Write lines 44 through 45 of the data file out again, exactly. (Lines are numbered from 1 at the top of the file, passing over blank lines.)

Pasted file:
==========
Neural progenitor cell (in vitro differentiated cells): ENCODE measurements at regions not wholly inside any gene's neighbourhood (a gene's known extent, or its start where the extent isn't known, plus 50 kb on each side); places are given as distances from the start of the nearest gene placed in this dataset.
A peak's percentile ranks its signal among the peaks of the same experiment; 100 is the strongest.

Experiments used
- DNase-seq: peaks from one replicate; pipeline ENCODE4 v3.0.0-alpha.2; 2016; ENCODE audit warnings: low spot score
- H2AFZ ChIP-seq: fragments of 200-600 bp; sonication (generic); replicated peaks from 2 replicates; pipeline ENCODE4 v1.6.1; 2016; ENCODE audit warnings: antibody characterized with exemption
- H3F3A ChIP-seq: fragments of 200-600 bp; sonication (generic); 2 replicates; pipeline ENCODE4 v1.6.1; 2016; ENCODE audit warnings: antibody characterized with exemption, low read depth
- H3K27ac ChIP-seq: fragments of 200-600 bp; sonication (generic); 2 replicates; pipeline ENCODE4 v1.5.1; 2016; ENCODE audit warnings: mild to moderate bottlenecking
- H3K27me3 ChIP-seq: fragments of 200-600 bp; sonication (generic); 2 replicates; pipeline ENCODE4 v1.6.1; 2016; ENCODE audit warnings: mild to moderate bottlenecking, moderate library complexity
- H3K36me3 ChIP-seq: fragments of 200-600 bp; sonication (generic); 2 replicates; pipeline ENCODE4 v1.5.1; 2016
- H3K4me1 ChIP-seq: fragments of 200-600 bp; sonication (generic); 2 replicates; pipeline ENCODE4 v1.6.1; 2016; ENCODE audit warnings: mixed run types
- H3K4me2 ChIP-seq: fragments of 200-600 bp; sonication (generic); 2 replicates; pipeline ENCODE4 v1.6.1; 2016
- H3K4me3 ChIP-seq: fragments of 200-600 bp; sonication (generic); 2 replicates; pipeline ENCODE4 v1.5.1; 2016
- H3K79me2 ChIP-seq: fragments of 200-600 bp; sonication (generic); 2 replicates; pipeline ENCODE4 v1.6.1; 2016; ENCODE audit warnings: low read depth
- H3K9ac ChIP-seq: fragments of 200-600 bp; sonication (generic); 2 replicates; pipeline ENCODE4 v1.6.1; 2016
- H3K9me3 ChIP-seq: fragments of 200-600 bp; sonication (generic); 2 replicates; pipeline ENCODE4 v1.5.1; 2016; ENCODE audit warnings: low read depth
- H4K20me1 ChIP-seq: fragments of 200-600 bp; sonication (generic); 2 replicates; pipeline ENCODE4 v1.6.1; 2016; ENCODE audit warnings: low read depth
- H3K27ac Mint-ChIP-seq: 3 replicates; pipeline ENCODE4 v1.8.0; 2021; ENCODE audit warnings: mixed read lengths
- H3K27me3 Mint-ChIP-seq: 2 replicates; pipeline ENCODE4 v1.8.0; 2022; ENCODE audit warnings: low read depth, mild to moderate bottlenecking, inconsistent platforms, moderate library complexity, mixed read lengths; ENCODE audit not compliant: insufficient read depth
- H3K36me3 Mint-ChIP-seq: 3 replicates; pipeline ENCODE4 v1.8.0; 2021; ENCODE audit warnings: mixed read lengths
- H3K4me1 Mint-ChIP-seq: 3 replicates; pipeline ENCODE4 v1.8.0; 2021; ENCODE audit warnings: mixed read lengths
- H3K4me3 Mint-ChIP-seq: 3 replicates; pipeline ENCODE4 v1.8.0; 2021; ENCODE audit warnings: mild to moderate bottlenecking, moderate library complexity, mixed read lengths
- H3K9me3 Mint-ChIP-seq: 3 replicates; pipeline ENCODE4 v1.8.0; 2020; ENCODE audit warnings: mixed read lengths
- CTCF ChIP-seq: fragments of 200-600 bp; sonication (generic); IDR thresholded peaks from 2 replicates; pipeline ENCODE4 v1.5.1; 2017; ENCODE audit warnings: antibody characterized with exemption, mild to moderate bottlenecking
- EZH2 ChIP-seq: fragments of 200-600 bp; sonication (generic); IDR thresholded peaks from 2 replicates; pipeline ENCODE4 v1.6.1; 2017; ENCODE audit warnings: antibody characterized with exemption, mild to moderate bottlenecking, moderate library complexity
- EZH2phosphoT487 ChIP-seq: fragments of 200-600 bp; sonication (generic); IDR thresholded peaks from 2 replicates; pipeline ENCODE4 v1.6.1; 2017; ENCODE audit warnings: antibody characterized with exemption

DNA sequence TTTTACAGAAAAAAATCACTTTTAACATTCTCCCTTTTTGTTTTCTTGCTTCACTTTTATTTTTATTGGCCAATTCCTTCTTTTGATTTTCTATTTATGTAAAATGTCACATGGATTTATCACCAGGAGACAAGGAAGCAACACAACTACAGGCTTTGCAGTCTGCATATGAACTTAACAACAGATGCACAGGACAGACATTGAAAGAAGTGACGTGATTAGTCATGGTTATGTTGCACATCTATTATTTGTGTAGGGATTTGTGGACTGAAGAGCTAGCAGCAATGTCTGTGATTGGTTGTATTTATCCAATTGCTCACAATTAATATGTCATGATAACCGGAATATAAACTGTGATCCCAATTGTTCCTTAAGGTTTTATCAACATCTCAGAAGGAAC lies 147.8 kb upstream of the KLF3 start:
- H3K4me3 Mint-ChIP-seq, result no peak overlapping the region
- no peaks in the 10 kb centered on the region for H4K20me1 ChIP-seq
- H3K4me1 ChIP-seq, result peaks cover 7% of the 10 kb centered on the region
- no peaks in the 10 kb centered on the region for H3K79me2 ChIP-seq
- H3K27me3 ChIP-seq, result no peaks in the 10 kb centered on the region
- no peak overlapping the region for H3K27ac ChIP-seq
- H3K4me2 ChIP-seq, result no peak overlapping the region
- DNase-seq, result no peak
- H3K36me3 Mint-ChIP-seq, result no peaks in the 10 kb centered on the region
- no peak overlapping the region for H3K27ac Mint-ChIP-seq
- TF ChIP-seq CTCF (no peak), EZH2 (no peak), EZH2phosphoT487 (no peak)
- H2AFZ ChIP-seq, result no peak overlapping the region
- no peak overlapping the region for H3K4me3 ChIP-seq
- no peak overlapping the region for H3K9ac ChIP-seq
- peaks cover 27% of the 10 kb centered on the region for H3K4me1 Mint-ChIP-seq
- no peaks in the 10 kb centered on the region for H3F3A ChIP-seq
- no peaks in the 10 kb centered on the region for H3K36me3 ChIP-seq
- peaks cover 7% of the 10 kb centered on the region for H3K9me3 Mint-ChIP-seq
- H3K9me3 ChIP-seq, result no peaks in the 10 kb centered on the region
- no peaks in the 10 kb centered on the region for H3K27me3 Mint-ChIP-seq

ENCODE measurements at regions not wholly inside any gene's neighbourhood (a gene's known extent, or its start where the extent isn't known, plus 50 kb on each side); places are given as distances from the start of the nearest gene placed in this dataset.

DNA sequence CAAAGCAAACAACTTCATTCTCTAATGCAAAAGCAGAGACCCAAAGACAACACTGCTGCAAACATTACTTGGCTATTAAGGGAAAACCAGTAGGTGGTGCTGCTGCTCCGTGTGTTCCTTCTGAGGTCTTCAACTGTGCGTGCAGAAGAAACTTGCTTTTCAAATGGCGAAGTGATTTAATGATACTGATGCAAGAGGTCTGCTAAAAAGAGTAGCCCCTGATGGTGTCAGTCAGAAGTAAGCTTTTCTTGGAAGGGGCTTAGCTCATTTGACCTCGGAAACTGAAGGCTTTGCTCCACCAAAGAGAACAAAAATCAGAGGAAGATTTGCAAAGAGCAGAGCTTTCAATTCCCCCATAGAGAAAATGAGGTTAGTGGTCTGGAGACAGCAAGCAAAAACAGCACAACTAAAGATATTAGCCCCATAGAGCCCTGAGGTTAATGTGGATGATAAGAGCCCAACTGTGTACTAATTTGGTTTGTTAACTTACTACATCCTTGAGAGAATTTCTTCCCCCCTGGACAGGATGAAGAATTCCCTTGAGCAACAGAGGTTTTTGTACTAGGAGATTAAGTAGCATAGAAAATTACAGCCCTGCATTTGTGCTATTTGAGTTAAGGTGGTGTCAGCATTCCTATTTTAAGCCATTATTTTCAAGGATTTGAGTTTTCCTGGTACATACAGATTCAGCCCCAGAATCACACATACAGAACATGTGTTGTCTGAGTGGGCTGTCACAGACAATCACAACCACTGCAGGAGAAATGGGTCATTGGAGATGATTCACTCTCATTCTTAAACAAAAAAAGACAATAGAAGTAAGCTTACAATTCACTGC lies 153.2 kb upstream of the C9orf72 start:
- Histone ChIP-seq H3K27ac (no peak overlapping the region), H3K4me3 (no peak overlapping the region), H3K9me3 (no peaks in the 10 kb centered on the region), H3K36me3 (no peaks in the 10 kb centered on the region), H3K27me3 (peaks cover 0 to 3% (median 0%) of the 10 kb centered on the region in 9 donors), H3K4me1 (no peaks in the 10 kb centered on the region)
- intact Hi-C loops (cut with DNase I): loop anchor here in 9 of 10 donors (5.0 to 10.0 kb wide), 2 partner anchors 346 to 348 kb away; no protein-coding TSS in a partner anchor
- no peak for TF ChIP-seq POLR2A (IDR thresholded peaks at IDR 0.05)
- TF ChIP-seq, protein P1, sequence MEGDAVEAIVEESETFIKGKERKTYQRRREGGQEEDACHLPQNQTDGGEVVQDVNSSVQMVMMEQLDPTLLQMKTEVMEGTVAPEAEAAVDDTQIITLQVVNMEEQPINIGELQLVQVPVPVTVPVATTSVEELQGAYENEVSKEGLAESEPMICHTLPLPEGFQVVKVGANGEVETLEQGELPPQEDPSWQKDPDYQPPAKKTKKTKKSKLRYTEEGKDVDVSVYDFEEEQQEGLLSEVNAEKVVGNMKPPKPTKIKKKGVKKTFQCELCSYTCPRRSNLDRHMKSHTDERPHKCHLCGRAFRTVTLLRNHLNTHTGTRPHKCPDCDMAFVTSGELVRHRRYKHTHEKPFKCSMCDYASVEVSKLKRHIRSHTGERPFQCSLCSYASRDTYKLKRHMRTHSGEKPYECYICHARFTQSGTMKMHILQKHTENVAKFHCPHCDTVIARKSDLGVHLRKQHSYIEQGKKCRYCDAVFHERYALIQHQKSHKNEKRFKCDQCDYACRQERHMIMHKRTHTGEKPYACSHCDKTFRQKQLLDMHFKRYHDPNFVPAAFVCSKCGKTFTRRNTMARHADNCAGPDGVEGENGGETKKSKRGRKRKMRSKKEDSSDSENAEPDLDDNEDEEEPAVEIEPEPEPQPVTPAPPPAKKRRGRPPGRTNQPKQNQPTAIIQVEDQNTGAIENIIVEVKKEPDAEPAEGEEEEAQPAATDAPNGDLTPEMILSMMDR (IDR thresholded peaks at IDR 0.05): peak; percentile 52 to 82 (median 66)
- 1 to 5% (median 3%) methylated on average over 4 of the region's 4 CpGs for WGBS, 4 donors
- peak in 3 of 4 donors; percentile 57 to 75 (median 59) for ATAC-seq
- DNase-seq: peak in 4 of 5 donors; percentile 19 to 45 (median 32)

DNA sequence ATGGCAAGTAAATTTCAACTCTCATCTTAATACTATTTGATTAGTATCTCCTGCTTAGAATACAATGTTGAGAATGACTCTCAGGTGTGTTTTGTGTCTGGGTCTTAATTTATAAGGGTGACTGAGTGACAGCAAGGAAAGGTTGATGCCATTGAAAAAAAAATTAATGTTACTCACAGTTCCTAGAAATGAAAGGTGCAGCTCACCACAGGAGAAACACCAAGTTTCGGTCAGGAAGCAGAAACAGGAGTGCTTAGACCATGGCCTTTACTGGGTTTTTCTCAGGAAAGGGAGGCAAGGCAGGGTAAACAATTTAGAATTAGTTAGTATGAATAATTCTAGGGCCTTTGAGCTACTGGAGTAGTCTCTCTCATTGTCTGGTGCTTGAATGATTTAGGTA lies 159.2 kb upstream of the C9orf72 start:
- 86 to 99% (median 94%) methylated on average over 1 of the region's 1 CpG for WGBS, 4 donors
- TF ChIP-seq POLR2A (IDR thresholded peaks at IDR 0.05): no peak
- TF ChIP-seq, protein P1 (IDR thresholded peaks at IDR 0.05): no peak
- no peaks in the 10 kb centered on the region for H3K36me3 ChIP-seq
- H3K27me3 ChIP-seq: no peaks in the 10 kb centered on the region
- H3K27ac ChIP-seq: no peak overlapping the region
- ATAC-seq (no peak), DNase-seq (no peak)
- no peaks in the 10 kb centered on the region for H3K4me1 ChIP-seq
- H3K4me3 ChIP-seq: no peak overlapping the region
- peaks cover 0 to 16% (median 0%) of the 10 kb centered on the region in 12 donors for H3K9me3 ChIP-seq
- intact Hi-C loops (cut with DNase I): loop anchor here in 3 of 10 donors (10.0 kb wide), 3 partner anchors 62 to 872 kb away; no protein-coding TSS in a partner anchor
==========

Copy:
- peaks cover 7% of the 10 kb centered on the region for H3K9me3 Mint-ChIP-seq
- H3K9me3 ChIP-seq, result no peaks in the 10 kb centered on the region